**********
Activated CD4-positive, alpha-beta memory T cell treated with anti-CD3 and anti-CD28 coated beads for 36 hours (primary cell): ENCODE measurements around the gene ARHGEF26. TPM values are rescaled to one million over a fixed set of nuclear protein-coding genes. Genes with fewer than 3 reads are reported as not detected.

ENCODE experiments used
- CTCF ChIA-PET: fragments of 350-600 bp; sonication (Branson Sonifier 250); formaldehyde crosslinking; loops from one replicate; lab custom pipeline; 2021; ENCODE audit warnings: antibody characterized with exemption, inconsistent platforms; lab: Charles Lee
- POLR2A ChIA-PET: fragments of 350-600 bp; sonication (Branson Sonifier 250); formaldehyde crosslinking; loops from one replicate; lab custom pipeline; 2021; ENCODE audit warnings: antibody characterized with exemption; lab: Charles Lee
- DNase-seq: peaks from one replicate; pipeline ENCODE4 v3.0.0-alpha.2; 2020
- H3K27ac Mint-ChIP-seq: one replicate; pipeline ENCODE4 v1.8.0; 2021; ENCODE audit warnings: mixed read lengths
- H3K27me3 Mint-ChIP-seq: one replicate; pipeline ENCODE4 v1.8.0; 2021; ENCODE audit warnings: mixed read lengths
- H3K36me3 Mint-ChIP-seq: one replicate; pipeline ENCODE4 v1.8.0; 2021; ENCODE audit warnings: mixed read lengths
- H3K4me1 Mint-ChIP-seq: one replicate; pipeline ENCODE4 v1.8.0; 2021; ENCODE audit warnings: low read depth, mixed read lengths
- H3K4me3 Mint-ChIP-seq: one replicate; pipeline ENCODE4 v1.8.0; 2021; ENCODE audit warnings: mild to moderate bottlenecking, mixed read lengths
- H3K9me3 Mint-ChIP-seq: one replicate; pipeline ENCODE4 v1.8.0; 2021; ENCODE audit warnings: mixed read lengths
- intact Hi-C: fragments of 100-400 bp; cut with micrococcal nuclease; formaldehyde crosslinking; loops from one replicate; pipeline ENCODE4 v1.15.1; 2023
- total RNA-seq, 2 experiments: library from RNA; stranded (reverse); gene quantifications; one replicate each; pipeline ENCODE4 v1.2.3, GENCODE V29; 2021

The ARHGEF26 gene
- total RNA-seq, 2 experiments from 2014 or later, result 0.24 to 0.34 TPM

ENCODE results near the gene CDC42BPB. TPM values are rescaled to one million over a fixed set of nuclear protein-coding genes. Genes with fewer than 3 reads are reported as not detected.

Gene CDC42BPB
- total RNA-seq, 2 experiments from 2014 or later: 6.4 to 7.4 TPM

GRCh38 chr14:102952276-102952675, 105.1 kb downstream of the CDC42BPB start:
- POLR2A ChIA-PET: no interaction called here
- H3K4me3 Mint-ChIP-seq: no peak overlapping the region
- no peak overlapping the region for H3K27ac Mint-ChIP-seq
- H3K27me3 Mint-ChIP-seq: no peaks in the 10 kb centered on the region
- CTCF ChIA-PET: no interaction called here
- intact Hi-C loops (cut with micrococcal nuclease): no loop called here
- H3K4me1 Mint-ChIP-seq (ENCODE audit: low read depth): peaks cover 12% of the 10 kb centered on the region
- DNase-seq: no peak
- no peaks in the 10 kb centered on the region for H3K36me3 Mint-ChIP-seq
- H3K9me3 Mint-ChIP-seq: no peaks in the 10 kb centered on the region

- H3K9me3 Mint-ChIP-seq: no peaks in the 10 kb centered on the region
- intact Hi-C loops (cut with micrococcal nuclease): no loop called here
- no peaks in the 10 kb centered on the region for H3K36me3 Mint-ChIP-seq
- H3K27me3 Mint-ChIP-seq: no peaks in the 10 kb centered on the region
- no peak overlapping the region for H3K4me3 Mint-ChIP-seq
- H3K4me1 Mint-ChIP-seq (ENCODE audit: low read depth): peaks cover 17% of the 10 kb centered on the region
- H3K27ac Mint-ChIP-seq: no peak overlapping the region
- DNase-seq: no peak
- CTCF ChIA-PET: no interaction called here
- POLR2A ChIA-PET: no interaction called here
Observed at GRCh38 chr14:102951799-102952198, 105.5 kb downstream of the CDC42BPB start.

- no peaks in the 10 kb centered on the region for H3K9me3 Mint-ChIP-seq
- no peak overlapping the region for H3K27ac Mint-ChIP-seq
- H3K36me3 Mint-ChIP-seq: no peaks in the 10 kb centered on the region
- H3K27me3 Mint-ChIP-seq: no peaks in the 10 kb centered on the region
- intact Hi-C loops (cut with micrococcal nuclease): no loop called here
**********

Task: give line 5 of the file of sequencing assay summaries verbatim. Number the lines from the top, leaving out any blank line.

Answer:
- DNase-seq: peaks from one replicate; pipeline ENCODE4 v3.0.0-alpha.2; 2020